Bread and Circuses: The Beijing Olympics

What an odd sight. While Russia invades Georgia, while another top politician crumbles in the wake of a sex scandal (thankfully not involving bathroom tapping), while a million and one little, strange bits of reality swirl around like autumn leaves, we have the spectacle of the Beijing Olympics. The opening ceremonies were truly an artistic achievement...though I am sort of amazed that so few people found certain elements of the ceremony creepy.

For instance, I think having to run for a sustained period of time around a globe while strung upside down by wires might, in another context, have made for an abusive interrogation technique--but I know nothing of acrobatics. Also, in a nation of forced abortions ("no second child left alive!"), forced sterilization, and mandatory birth control, a legion of tai chi practitioners ("ah! That peaceful martial art form!") aggressively asserting the Chinese will to defend their twelve-or-so children while moving in concentric circles around the spot where a globe would soon arise...a little disconcerting. We care for our children! Greatly! The few we've left alive...

And then there's the rest of the story, the reason why the torch's triumphal march around the world was interrupted repeatedly by protests, demonstrations, and other, unaccountable rudeness:
Visitors to Beijing this time around will in all likelihood be spared the sight of tanks crushing unarmed demonstrators and soldiers machine gunning protestors, but they should know that, behind the clean and orderly fa├žade, human rights abuses still proliferate. The streets of Beijing are quiet, but it is the ‘quiet’ of the graveyard. Not only has the Chinese government broken its promises to improve its human rights record prior to the 2008 Olympics, the Games themselves have led this oppressive regime to crack down on dissent on a scale unprecedented since the brutal Cultural Revolution.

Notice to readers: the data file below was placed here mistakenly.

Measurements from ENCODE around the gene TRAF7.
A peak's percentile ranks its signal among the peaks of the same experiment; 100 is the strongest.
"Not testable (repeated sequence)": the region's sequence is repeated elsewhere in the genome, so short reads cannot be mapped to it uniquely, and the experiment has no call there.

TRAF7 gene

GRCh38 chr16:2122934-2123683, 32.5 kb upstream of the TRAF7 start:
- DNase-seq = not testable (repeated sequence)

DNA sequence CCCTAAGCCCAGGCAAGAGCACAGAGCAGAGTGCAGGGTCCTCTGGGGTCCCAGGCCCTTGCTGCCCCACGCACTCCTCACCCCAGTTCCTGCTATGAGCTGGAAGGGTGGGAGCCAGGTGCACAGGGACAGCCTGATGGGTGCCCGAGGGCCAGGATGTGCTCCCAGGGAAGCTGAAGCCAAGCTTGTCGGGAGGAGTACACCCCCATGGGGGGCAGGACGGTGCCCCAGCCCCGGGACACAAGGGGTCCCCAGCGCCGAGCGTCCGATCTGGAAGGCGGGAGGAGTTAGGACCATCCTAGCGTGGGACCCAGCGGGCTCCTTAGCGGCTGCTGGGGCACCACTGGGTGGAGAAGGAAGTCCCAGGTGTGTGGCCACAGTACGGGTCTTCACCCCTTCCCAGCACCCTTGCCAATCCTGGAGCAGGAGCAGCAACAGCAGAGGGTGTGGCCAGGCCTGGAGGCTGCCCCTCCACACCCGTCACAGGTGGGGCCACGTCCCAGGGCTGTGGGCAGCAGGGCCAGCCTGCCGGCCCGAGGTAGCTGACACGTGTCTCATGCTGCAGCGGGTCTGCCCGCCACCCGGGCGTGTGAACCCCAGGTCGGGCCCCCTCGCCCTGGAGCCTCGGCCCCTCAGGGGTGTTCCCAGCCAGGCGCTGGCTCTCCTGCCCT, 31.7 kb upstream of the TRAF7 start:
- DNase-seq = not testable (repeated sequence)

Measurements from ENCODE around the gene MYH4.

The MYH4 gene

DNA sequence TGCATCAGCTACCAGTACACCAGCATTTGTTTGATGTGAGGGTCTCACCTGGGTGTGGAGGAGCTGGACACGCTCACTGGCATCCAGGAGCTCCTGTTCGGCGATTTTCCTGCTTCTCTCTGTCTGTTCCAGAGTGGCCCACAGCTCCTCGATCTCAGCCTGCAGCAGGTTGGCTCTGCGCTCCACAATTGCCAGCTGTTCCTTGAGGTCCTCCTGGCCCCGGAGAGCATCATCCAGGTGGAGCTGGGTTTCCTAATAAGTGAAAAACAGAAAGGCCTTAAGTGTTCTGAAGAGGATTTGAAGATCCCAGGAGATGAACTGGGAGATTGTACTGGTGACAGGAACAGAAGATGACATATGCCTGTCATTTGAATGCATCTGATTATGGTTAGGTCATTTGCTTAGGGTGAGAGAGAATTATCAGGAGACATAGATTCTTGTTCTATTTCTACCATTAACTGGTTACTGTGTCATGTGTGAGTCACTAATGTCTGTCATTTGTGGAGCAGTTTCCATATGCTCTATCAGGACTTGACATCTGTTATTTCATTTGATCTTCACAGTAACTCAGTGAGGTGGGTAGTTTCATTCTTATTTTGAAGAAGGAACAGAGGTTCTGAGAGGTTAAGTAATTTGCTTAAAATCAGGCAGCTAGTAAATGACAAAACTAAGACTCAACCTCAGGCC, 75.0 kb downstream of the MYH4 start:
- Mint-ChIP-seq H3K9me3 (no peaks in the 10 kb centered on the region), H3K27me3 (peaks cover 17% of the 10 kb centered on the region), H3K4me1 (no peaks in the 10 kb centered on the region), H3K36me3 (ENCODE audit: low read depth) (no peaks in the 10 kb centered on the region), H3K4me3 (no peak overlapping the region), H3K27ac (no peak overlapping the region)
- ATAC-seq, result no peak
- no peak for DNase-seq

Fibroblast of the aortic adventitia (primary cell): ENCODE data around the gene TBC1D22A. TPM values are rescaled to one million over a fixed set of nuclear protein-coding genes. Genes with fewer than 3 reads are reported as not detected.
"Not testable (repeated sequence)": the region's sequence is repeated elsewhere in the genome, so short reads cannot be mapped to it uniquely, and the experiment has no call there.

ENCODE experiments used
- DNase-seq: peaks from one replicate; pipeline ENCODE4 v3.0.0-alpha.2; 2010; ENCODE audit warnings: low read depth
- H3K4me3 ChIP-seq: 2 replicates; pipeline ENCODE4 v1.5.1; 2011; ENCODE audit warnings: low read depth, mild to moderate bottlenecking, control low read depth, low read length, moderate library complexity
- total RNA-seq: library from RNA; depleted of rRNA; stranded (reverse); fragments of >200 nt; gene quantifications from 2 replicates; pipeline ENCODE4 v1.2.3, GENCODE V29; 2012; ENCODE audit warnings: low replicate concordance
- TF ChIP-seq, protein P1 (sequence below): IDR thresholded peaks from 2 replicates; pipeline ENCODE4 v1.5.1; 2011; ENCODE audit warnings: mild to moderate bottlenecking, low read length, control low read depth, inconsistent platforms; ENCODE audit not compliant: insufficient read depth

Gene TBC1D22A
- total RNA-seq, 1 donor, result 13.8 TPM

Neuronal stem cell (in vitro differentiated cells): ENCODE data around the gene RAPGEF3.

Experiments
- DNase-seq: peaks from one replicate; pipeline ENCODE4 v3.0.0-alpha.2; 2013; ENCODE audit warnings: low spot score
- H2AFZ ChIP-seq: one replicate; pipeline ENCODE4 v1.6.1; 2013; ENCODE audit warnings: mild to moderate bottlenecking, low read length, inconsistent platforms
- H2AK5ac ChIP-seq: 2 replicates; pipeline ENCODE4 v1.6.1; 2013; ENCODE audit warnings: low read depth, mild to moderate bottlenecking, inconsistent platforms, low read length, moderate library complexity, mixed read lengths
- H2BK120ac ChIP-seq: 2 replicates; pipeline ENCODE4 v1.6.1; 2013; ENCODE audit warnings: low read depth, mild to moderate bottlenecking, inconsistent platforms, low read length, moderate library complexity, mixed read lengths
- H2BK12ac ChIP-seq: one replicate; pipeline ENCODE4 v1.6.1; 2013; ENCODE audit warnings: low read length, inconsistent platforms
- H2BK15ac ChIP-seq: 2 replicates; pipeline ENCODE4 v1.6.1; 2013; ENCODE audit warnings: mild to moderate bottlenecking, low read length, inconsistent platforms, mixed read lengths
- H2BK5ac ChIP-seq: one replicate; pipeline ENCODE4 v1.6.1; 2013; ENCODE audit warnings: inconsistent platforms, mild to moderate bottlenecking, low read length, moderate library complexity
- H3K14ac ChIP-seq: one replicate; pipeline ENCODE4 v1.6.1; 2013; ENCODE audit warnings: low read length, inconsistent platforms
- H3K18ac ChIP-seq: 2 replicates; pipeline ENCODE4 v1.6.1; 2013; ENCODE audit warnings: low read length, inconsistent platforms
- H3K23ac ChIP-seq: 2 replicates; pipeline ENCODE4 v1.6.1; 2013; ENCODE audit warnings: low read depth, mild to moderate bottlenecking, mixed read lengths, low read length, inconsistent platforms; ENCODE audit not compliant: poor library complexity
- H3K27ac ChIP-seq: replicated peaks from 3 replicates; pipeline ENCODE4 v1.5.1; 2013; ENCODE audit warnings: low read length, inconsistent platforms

The Beijing Olympics are becoming a byword for Beijing’s brutality. The Chinese government holds thousands of political prisoners without charge or trial. These include democracy activists, lawyers, human rights defenders, religious leaders, journalists, trade unionists, Tibetan Buddhists, Uyghurs, ''unofficial'' church members, members of the "underground" Catholic Church, women pregnant with "illegal" children, Falun Gong practitioners, and political dissidents. Name a human right, and Beijing is violating it, probably on a massive scale.

We at PRI have held a series of conferences on the human rights situation in China. Our chief problem is finding enough time for all the various groups whose rights have been violated to tell their story. Overseas, the Chinese government supports regimes that, like it, have no respect for human dignity. Name a brutal dictaorship, and the odds are that its chief international patron and arms supplier is the People's Republic of China.
Read the whole article for a good overview of what's going on behind the scenes at the Beijing Olympics. "One World, One Dream": a lovely statement of unity, perhaps--or is it the unity of totalitarianism?